I’m 16, can I legally move out of my parents?
I'm 16 years-old and I hate living with my parents because we have so many arguments. I have a full time job and I've seen an advert to rent a room in someone's house - is it legal to just up and go?
Family relationships can be a real headache, and arguing with your parents is horrible. If you aren’t getting on with your parents, you may be able to get help to sort out the problems, such as mediation and counselling. If nothing can be done, you’ll need to think carefully about what housing is available and what you can afford.
If you’re 16 and over you can leave home without your parents’ or carers’ consent. You’re unlikely to be made to go back home unless you are in danger. It’s not usually a good idea to leave home before you’re 18. If you’re feeling desperate, try to get advice before you pack your bags.
If the situation is bad and you need to leave home in a hurry, you may be able to apply as homeless to your local council. This would be the case if you were not safe at home due to violence or abuse. You should seek the help of a Shelter adviser if you’re in this situation. If you do become homeless at 16 or 17 you may be entitled to help with money, housing, education, and training from social services.
You won’t be legally entitled to a tenancy until you turn 18, so you’re likely to have problems finding a place to live. It may be possible to get someone to hold the tenancy ‘on trust’ for you until you turn 18. This can be the landlord or another adult, such as a social worker if you have one. If you’re under 18, a landlord may require a guarantor, who would be liable for the rent if you failed to pay it.
To find somewhere to rent privately, you can try estate agents/lettings agencies or advertisements in local newspapers. Remember, there are lots of extra costs to renting including the tenancy deposit which is usually at least the equivalent to one month’s rent.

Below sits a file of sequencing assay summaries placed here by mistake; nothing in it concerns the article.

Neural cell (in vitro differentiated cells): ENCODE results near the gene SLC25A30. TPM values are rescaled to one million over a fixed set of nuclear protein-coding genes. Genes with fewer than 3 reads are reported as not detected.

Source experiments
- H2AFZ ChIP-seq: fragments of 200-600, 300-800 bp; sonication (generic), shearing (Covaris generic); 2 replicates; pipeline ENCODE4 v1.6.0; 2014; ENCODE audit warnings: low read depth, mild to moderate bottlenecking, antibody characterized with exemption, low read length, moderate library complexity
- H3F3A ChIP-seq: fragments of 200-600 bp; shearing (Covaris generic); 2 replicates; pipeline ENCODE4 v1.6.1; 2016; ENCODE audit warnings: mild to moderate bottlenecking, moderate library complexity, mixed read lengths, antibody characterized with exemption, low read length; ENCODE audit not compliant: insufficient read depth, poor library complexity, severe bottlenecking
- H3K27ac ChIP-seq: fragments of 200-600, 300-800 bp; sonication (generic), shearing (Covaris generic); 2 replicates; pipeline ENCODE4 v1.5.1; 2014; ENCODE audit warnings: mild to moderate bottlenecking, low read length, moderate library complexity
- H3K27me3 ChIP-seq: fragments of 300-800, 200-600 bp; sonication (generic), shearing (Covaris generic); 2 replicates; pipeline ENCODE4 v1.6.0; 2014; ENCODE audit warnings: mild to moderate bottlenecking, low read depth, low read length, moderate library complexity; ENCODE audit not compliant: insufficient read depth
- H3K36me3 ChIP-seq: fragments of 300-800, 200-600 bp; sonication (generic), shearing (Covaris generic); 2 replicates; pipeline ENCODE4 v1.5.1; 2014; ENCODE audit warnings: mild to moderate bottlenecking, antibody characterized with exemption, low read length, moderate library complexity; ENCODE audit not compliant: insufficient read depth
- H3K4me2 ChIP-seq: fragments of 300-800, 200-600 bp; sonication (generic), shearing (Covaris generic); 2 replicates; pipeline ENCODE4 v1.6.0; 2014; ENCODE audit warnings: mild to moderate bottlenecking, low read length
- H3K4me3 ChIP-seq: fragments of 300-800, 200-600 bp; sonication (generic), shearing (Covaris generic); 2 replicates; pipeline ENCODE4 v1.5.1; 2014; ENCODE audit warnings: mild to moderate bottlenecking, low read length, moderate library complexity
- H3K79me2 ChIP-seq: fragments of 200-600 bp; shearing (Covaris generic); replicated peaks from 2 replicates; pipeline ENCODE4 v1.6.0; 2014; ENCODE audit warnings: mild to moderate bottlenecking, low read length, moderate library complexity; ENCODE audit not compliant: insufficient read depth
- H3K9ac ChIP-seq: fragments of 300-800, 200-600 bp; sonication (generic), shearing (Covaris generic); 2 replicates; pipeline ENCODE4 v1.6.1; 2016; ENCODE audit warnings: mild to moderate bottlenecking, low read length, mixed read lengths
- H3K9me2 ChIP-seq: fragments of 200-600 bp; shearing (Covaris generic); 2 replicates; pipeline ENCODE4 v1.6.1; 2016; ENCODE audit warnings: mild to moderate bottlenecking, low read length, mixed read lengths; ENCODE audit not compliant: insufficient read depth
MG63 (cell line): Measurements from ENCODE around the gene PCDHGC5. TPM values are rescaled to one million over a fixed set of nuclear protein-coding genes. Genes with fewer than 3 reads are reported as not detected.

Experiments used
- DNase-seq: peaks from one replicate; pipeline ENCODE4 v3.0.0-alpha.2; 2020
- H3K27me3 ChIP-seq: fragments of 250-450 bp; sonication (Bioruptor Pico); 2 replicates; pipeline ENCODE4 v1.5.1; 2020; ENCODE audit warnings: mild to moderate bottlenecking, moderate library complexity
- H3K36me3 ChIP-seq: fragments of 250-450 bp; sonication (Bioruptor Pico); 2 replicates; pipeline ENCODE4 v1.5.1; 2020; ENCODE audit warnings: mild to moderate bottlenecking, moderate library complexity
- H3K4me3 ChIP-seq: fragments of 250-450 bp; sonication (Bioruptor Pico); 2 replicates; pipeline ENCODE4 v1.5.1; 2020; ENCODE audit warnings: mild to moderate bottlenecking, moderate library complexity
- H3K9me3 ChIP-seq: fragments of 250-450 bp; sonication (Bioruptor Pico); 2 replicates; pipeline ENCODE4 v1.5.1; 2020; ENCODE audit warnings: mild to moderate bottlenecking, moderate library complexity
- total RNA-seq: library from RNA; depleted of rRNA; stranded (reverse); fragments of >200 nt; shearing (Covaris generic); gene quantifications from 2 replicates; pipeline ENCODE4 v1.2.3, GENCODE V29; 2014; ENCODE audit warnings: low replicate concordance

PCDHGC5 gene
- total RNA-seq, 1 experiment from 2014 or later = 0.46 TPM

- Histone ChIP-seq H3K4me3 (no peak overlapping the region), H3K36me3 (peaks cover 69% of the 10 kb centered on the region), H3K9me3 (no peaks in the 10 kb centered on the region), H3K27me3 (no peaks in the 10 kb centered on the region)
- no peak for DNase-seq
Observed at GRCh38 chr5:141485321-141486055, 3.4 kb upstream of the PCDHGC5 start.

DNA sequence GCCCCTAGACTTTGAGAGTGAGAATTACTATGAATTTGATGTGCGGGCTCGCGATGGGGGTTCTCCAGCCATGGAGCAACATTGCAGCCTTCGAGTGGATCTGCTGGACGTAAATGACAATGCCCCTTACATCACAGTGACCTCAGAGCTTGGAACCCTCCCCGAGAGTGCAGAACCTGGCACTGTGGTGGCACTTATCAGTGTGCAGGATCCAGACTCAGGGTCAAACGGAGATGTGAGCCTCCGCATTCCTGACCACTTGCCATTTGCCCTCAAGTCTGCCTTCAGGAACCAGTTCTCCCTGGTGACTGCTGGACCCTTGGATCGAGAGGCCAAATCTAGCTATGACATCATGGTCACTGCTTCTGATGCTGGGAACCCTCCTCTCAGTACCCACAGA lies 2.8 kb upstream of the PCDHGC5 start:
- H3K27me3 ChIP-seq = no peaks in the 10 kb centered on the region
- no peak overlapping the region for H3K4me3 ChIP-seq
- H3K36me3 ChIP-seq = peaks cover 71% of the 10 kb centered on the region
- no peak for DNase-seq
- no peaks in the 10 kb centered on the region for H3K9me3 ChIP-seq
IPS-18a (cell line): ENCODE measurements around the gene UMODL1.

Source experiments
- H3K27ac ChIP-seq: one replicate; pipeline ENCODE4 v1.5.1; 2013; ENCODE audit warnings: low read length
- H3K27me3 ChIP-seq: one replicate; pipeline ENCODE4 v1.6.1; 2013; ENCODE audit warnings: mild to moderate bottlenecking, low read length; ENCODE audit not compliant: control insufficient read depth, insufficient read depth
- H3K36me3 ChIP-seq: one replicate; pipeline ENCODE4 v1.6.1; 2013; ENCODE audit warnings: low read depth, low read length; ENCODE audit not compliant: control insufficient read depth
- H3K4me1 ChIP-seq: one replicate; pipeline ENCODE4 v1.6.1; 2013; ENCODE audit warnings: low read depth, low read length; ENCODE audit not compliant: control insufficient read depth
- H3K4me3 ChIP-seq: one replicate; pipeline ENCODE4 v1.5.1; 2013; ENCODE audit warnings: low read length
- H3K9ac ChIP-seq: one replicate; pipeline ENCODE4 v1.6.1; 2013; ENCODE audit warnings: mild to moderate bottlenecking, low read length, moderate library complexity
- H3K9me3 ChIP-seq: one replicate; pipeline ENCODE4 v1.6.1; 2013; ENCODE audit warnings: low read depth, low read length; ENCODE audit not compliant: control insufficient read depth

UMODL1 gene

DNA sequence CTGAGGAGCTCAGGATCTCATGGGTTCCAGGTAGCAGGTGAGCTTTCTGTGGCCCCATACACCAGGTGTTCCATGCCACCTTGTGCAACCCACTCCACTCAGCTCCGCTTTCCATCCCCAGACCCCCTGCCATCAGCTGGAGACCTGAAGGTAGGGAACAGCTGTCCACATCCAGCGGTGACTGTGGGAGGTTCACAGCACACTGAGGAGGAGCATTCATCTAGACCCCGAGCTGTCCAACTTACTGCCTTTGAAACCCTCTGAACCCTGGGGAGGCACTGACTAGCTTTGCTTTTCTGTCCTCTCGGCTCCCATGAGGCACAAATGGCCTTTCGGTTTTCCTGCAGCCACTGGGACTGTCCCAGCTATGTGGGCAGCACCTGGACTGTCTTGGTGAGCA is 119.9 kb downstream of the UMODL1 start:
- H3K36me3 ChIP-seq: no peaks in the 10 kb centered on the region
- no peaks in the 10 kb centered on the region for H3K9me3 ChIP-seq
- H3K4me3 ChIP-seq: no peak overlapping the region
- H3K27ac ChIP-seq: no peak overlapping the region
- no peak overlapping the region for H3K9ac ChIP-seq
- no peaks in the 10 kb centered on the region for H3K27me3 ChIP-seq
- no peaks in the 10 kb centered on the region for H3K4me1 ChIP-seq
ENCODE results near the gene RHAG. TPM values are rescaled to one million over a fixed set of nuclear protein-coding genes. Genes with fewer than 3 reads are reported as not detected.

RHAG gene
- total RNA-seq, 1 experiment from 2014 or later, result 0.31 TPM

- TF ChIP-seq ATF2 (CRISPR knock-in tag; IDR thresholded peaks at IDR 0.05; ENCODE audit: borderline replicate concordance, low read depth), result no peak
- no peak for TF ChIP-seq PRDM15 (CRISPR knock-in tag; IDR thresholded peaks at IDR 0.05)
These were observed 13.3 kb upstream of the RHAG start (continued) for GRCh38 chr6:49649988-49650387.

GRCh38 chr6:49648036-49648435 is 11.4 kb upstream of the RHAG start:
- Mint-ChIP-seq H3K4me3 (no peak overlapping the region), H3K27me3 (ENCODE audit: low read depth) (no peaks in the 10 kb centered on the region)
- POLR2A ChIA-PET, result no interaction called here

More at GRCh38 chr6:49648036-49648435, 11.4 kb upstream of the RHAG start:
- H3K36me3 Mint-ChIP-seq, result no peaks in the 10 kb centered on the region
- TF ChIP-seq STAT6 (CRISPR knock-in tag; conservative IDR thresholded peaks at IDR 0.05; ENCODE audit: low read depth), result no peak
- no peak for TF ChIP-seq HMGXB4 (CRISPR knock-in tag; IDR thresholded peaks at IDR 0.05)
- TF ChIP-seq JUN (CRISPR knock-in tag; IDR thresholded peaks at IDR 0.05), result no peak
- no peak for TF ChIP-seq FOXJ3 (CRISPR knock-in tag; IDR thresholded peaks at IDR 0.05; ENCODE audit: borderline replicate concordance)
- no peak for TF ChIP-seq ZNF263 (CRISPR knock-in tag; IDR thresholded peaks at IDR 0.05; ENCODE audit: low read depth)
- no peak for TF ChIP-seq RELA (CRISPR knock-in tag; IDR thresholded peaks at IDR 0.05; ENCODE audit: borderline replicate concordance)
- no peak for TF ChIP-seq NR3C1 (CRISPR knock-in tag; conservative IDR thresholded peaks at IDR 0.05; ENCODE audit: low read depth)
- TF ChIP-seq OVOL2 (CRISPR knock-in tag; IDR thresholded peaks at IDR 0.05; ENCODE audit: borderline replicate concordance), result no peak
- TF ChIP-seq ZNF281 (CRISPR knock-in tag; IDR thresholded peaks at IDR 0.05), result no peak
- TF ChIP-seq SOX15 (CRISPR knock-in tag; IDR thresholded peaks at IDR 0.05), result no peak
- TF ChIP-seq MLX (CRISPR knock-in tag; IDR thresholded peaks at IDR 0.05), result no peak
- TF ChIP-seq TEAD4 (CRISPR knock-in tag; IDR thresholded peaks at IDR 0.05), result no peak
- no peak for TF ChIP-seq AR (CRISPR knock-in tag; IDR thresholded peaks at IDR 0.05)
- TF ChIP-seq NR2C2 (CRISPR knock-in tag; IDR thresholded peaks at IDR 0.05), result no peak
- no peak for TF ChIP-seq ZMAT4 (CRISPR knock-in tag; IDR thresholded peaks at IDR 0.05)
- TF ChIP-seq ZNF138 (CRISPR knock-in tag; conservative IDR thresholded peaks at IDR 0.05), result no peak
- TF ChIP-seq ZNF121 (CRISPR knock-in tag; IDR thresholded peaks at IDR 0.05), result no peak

Council housing, housing associations and housing co-ops can be cheaper, but in many areas you have to wait a long time to get a place. If you’d like to live somewhere where you can get help and advice, you could try foyers for young people or supported housing.
When you find somewhere to rent, you may be able to claim housing benefit to help pay the rent. If you’re under 35 you will usually only be able to get the average amount for a single room in a shared house in your area on housing benefit. There are exceptions: for example, if you have a child or live with your partner. Other restrictions could be made, for example if the rent is considered too expensive you will have to make up the difference yourself.
If you are studying for GCSEs, A-levels or for other further education qualifications, then you can claim housing benefit until your 19th birthday. Your rights to other benefits would depend upon your personal situation. To talk through your options you could try to find a local advice agency or you could call Shelter’s free housing advice helpline on 0808 800 4444.
Answered byon 21-May-2014
I emigrated to England
Ornella moved to the UK from her home in Belgium
Moving into social housing checklist
Everything you need to know before you move in
5 tips for choosing the right student house for you
Rushing to bag your student house for next year? Read ...
Am I homeless?
What does it mean to be legally homeless?
Who do I need to tell when I move house?
Grab a pen and paper, you have a list to make.